September 14, 2012 / 12:11 AM / 7 years ago

MDA shares slide on uncertainty around Loral deal

TORONTO (Reuters) - Shares of MacDonald, Dettwiler and Associates Ltd MDA.TO fell 5.9 percent on Thursday after the U.S. Department of Justice cast doubt on its plans to acquire the satellite manufacturing arm of Loral Space & Communications Inc (LORL.O).

The two companies late on Wednesday disclosed that the U.S. regulator has asked for additional information on the proposed deal, a move that analysts believe potentially jeopardizes both the timing of the deal and the likelihood of its closing.

“We believe both sides are motivated to close on a transaction, but the DoJ delay adds great uncertainty,” said RBC Capital Markets analyst Steve Arthur in a note to clients.

The regulator’s so-called “second request” for information prompted the brokerage firm to lower its rating on MacDonald, Dettwiler to “sector perform” from “outperform.”

Arthur, who believes the deal could face a delay of four to six months, also slashed his price target on MacDonald’s shares to C$54 from C$72.

Macdonald Dettwiler hopes that the $875 million deal, struck in June, will enhance its position in the communications arena and create potential for increased business with both commercial and government clients.

SS/L, Loral’s California based-subsidiary that MacDonald is acquiring, develops satellites that are used for television broadcasting, direct-to-home television services, broadband communications, military communications, wireless telephony and digital satellite radio, among other things.

Cormark analyst Richard Tse Said the regulator’s request adds risks for the potential deal.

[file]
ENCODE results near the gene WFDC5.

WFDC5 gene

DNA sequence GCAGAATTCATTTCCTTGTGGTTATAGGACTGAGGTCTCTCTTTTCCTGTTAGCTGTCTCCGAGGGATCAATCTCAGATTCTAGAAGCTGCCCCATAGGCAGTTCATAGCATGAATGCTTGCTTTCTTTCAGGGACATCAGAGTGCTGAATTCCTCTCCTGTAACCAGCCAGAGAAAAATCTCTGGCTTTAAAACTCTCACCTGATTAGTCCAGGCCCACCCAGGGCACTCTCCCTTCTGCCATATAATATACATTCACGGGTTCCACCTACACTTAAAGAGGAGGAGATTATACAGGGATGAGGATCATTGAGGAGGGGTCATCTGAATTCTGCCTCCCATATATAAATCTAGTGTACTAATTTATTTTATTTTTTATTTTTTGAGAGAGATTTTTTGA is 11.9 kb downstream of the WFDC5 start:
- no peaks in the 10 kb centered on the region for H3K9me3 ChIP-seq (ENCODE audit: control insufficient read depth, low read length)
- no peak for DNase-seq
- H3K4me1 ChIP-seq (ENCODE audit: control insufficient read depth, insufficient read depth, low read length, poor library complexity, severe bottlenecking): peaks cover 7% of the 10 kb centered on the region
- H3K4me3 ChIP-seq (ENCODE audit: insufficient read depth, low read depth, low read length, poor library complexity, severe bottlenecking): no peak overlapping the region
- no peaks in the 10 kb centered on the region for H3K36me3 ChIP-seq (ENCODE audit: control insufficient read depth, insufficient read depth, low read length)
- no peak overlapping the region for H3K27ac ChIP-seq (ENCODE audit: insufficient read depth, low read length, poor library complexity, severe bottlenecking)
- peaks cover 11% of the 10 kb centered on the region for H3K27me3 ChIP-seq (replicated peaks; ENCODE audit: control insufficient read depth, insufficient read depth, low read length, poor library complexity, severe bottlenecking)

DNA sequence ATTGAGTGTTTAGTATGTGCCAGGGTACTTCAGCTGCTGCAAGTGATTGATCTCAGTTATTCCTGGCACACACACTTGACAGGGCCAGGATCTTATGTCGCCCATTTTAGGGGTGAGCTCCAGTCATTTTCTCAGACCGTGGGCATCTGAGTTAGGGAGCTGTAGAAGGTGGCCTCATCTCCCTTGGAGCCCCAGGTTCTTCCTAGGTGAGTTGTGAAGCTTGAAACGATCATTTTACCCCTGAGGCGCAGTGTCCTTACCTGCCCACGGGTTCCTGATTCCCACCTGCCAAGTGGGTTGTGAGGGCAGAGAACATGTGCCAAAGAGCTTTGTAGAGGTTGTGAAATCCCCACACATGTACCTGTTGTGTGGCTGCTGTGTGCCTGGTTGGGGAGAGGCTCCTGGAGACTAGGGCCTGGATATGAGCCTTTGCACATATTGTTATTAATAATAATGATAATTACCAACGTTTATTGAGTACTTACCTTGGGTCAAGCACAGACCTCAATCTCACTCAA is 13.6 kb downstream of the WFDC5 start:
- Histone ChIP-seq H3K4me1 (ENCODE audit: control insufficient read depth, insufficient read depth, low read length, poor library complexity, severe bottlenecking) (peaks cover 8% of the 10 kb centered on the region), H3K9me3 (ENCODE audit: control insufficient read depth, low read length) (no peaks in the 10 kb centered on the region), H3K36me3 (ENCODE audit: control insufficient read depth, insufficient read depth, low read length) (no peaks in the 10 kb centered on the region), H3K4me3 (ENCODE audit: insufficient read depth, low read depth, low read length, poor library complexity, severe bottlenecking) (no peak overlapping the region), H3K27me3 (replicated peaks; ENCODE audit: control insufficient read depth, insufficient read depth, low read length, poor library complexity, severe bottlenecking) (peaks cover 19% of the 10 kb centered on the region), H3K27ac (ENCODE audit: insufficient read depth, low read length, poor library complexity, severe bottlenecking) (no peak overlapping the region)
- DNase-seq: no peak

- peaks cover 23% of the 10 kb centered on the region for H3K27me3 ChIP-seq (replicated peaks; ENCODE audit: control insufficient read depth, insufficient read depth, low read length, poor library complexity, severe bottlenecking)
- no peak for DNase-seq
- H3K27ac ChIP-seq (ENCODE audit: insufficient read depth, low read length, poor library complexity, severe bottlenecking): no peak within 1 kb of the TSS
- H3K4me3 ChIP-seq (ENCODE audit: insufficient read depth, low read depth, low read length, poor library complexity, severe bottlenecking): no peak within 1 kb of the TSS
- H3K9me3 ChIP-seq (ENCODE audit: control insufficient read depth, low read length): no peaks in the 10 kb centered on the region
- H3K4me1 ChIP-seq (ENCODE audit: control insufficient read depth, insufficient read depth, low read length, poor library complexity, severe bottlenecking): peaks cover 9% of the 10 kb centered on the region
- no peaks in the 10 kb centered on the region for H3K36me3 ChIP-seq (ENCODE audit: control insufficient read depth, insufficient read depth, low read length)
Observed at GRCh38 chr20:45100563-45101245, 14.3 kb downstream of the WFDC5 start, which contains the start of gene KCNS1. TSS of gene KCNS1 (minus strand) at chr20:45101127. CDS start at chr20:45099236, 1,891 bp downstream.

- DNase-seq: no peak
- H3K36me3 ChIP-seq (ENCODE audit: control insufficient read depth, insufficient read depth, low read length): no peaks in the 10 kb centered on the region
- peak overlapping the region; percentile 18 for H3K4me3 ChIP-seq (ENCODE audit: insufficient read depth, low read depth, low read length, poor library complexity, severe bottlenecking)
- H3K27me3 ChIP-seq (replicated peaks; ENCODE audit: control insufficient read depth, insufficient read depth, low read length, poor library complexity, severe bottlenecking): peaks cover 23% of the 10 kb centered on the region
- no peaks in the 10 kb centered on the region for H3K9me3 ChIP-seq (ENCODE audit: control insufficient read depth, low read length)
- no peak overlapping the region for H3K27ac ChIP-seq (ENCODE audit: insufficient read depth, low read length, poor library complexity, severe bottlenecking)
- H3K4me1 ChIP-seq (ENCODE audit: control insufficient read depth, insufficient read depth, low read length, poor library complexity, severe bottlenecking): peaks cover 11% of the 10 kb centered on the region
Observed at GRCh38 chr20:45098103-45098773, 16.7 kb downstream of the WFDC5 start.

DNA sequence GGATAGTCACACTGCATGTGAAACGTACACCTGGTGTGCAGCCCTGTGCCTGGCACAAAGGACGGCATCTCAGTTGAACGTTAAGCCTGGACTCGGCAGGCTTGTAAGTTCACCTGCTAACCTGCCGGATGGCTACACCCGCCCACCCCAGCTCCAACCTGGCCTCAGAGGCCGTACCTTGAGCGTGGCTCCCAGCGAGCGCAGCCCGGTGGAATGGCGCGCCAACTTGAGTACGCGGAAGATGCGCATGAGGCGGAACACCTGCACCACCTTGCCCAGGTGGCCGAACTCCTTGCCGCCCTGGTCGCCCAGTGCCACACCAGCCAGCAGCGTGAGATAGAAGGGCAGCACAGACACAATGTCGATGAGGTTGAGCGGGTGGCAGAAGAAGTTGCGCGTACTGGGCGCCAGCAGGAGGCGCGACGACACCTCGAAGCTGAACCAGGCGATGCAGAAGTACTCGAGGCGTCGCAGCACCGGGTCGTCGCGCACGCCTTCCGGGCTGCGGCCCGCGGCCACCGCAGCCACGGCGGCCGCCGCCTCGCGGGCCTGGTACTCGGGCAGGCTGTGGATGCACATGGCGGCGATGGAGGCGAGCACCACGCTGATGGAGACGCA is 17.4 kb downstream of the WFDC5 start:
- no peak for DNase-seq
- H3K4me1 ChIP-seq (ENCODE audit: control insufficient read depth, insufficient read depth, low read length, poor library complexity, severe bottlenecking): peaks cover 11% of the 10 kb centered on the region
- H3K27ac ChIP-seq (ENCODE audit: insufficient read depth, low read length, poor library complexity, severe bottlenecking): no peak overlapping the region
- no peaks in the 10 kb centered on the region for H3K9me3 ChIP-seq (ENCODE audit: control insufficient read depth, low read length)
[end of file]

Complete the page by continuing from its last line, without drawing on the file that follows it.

“At the very least, it potentially pushes out the timing of the closing of the transaction into 2013, as we believe the request will require some time on MacDonald Dettwiler’s part to fully understand the nature of the request and gather the necessary information for review,” said Tse in a research note.

Shares of MDA closed C$3.17 lower at C$50.65 on the Toronto Stock Exchange on Thursday. Loral Space & Communications’ stock fell 26 cents to $74.39 on the Nasdaq.

REGULATORY HURDLE

The proposed deal for SS/L was announced roughly four years after the Canadian government blocked the C$1.33 billion ($1.36 billion) sale of MDA’s own satellite arm to U.S. rival Alliant Techsystems Inc ATK.N, on the basis that the deal was not of ‘net benefit’ to the country.

At the time, Canada said it feared that the sale of the MDA unit would have led to the loss of crucial technology and hampered its satellite surveillance capabilities. It marked the first time that the country used the powers of the Investment Canada Act to block a foreign takeover of Canadian assets.

“The issues that foiled the MDA-Alliant deal related more to sovereignty and national security under foreign investment law,” said a Canadian lawyer, who specializes in competition law and regulatory reviews.

The lawyer, who is not involved in the deal but who asked to go unnamed to protect business relationships, said the DOJ’s requests for additional information are typically related more to antitrust related concerns.

Antitrust and competition lawyers note that although second requests on deals are not commonplace - the requests do not necessarily mean that the regulators plan to challenge a deal.

In fiscal 2011, the U.S. Federal Trade Commission and the U.S. Department of Justice - the two agencies responsible for reviewing mergers for antitrust related concerns - reviewed some 1,450 deals, issued second requests on 58 of those mergers and went on to challenge nearly two-thirds or 37 of those proposed transactions.

MDA said the second request sought additional information primarily regarding its satellite communications antenna and payload business, which is a significant component supplier of antennas to the satellite industry.

“The addition of SS/L would potentially provide the joint companies with considerable more scale,” said Cormark’s Tse.

MDA said it will continue to work closely and cooperatively with the DOJ as it conducts its review of the deal.

($1 = 0.9751 Canadian dollars)

Reporting by Euan Rocha; editing by Carol Bishopric

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